As I was scrolling through the index for my book recently, I noticed the #REF error jump out at me. Why is it that the #REF strikes such fear into a modeller’s heart? Probably because out of all common Excel errors, it is the one which is the most difficult to fix. It means that your formula is referring to a cell that doesn’t exist anymore! If someone has saved a model with a #REF error in it, it’s not very easy to correct because the formula that it’s referencing has gone; so the formula needs to be completely rebuilt.
As annoying as they are, I actually like seeing Excel errors in my formulas believe it or not, as it means that something isn’t working, and therefore I can fix it. As I always tell my training course attendees – the only thing worse than finding a mistake in your model is NOT finding a mistake in your model and your model being wrong! Worse than that is your boss finding the mistake in your model. There’s no faster way to lose credibility as a modeller than for others to find formula mistakes in your model, and there are a number of strategies to reduce error that you can employ reduce this possibility in your modelling.
If you’ve attended one of my courses, you’ll know I’m quite fond of the SUMIF function is it’s much more versatile and robust than other popular functions such as a VLOOKUP. One of my issues with the SUMIF though is that it does not warn you if you use mismatching ranges. In the example below, the result in cell C13 will not return an error; it will simply give a wrong answer without any warning!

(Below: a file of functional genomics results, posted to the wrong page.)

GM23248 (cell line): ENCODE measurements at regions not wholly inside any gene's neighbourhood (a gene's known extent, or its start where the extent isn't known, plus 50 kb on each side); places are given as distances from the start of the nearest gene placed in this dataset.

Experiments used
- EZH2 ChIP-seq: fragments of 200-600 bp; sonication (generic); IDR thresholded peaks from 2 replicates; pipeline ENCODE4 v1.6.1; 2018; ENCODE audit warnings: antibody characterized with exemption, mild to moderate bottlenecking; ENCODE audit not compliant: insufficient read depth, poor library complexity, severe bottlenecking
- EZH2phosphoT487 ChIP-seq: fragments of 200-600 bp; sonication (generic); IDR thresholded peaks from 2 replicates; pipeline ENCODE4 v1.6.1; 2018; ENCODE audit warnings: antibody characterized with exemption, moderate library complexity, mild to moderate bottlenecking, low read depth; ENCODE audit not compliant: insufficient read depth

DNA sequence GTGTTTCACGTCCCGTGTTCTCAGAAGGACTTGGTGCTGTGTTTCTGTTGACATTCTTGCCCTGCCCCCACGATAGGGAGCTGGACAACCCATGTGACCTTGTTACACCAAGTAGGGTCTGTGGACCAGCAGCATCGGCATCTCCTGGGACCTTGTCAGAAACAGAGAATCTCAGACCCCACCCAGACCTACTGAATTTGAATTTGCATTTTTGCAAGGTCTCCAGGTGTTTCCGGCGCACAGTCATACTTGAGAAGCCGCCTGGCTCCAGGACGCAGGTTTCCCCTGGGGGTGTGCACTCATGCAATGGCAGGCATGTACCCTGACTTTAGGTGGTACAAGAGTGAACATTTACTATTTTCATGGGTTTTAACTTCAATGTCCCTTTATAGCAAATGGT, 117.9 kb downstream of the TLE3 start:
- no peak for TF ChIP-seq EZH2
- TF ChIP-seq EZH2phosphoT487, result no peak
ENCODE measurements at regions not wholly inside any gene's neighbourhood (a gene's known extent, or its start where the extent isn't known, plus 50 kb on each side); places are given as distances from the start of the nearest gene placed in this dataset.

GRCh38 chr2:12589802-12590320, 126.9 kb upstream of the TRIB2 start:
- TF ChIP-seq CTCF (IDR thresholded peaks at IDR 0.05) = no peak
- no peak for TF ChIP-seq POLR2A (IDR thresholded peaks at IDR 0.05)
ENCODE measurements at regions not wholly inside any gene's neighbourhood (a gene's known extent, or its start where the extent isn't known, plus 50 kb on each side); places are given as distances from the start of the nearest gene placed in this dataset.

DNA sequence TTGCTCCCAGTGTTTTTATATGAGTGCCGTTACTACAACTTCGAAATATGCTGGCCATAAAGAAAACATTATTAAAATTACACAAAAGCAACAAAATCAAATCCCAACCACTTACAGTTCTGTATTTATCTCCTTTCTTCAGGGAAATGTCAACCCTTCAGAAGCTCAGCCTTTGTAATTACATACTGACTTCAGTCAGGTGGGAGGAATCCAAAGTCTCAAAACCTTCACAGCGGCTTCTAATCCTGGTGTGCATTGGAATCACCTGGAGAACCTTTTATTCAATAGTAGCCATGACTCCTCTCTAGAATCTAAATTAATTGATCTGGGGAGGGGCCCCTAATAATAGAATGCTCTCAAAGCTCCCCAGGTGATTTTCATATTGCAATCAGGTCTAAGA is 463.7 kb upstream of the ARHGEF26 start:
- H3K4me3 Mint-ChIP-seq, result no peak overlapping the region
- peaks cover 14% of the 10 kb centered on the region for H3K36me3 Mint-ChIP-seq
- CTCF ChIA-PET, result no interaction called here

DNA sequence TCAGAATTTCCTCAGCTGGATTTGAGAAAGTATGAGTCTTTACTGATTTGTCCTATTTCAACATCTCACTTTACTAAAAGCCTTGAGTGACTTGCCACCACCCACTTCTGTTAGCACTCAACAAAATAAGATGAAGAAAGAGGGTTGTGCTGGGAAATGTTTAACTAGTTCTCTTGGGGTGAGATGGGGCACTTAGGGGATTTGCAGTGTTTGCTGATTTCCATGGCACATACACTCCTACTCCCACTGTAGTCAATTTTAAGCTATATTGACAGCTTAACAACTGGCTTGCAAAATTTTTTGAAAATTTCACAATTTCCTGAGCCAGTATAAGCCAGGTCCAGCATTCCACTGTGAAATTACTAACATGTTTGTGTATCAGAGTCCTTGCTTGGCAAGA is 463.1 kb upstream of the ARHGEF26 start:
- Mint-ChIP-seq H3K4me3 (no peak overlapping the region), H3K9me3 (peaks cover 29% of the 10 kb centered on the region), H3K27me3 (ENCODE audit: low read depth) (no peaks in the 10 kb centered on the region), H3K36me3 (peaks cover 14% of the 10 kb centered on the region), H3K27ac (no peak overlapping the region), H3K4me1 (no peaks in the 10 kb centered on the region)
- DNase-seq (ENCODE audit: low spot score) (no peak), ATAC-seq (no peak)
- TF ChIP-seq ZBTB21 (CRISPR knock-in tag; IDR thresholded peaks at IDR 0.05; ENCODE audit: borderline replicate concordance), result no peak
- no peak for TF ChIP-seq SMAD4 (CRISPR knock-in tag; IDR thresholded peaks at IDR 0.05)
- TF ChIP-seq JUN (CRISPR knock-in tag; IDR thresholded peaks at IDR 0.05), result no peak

Source: Fig 6.6 on page 96 of Using Excel for Business Analysis
The thorough modeller in this example will check the totals as they work, and then put an error check below in cell C17 to make sure that any incorrect entry in the future is quickly identified.
Even better than the SUMIF is its big brother, the SUMIFS function which can handle multiple criteria and – critically –will warn the user if the ranges are mismatching, unlike the SUMIF. It’s one of SUMIF’s annoying little quirks that it allows mismatching ranges and exactly why SUMIF allows this, is something I’ll never understand. It’s highly unlikely that we’d deliberately want mismatching ranges and far more likely that it’s been done inadvertently (although I have been known it use it for staggering periods).
So instead of cringing at a horrid #VALUE! error value, or supressing it with an IFERROR function, we should instead embrace, use and perhaps even love our Excel error values! Figure out what’s wrong, and get to the bottom of it. An Excel error value is far more helpful than the alternative which is to have deceivingly innocent number values which are in fact incorrect.